Apama 10.3 | Apama Documentation | Connecting Apama Applications to External Components | Standard IAF Plug-ins | The Web Services Client IAF Adapter | Mapping web service message parameters
Mapping web service message parameters
Simple mapping
Convention-based XML mapping
Template-based mapping
Combining convention and template mapping
Mapping complex types
Difference between doc literal and RPC literal WSDLs
Using custom EL mapping extensions
JUEL mapping expressions reference for Web Client Services adapter
After you specify which Apama events you want to map to the web service messages, you need to create mapping rules that associate Apama event fields with parameters in the web service messages. Apama's adapter editor in Software AG Designer provides a visual mapping tool to create the mapping rules.
Web service messages fall into the following categories, each of which can be mapped to Apama events:
*Input mapping specifies how fields in an Apama event are connected to the parameters in a web service input message. These are also known as request messages.
*Output mapping specifies how parameters in a web service output message are connected to the fields in an Apama event. These are also known as response messages.
*Fault mapping specifies how Apama event fields and web service parameters are connected when a fault message is delivered.
When you select an operation in the adapter editor's Event Mappings tab, in the Operations Name column, the Mapping Definitions section of the editor displays hierarchical representations of the Apama event and the web service operation. The source tree is on the left and the target on the right. For input event messages, the Apama event is the source and the web service message is the target. For output and fault messages the web service is the source and the Apama event is the target.
There is a tab for each type of Apama event specified: input, output, and fault events. You must specify an input event for each operation that you add. You can add the same operation more than once. If you do, you can specify a different input event or the same input event for each additional instance of the operation. Optionally, you can specify one output event and/or one fault event for each operation instance that you add.
On the adapter editor's Event Mappings tab, in the Mapping Definitions section, you specify the mapping rules by clicking on an entity in one tree and dragging a line to the entity in the other tree.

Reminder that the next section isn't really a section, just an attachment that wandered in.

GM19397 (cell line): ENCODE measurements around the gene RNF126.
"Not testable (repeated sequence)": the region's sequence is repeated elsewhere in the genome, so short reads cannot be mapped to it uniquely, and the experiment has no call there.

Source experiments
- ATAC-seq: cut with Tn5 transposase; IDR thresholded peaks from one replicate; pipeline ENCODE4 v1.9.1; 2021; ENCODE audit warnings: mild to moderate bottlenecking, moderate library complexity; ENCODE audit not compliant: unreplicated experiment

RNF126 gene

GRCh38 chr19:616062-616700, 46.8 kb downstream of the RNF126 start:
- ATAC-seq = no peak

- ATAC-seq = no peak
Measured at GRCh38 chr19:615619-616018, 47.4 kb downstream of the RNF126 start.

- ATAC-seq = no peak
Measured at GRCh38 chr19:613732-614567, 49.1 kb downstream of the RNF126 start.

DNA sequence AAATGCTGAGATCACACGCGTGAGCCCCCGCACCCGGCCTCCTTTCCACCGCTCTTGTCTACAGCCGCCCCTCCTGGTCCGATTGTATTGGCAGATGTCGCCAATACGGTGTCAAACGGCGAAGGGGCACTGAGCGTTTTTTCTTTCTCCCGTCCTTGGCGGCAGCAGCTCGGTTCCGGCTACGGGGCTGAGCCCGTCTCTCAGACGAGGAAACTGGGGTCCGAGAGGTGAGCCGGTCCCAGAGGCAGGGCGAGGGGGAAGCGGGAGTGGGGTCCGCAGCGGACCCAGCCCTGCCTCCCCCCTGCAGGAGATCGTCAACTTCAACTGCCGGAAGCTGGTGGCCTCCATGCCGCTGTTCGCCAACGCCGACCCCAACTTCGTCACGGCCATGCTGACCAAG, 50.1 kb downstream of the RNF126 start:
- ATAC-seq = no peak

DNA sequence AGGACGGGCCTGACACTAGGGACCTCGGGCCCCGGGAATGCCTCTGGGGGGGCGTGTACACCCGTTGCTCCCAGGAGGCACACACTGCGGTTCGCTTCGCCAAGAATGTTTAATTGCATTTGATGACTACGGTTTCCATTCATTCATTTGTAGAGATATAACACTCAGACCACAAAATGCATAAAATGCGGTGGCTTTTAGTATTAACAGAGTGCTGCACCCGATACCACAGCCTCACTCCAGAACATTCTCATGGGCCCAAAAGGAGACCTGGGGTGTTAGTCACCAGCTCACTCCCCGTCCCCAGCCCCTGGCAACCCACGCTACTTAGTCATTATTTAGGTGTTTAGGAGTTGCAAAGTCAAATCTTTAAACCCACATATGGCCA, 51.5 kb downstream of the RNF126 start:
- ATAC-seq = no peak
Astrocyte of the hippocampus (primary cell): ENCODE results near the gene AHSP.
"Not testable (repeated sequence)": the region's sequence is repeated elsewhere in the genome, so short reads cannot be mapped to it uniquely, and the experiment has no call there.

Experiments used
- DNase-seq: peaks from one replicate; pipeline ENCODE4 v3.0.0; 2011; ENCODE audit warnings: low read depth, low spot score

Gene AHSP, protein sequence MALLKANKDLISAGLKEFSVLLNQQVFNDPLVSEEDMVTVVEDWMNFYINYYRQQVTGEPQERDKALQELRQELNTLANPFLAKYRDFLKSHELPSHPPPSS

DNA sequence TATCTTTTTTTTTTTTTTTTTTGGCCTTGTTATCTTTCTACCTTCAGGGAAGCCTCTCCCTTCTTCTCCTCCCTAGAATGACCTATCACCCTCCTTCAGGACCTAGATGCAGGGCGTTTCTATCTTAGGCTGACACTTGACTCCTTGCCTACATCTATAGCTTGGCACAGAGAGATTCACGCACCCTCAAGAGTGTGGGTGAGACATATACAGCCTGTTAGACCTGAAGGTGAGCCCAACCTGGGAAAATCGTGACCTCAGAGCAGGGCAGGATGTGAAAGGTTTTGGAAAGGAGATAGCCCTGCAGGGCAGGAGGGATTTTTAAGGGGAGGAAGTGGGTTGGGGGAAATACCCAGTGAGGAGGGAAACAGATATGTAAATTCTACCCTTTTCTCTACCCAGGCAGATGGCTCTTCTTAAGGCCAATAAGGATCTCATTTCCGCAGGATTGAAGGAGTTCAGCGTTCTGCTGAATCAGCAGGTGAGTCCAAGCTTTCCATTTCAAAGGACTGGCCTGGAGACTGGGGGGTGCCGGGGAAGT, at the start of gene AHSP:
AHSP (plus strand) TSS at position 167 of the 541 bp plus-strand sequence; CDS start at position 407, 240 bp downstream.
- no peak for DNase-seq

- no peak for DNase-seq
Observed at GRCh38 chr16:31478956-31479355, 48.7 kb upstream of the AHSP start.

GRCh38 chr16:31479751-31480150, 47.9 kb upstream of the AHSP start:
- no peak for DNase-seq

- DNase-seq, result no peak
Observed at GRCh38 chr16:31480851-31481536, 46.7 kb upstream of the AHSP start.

In the Mapping Definitions section, for input messages, the Apama event fields are displayed to the left and the web services operation parameters on the right. To create a mapping rule, click on the event field and drag a line to the desired operation parameter.
There are several approaches for how to map Apama event fields to the parameters in web services messages, depending on the complexity of the events and the message parameters.
*Simple. Use this approach when a simple Apama event field can be associated with a corresponding type in the web service message. A simple Apama event field is of type integer, float, boolean, decimal, or string. For example, you can use the simple approach to map a string event field to a message parameter of type xsd:string.
*Convention-based. Use this approach when the structure of an Apama event corresponds directly with the XML structure of the web service message. The Apama event must have been defined by following the conventions described in Convention-based XML mapping. In this case, Apama (at runtime) automatically converts the event instance to the request XML structure of the web service, and also converts the web service response XML to an event instance.
*Template-based. Use this approach when the XML definition of the web service message contains a complex type. You must supply an XML template file that defines the complex type. In the template file, you use variables that will be replaced with values from the Apama event fields. You then map event fields to the variables in the template.
*Combination. This approach combines the convention-based and template-based approaches. Use this approach when the adapter can automatically convert at least one event field (event or sequence type) to XML that models a message parameter and when at least one of the values of the converted fields serves as a value for a variable in a template.
You can also specify if a mapping rule requires an XPath, XSLT, or XMLDecode transformation. For more information on how to specify a transformation type, see Specifying transformation types.
The visual mapping tool allows you to add custom entries to the SOAP headers, HTTP headers, and SOAP body if the web service requires it. For more information on customizing mapping rules, see Customizing mapping rules.
When you save a web service configuration, the XML files used to interact with the web services and the appropriate service monitors are generated. See Web Services Client adapter artifacts for more information.

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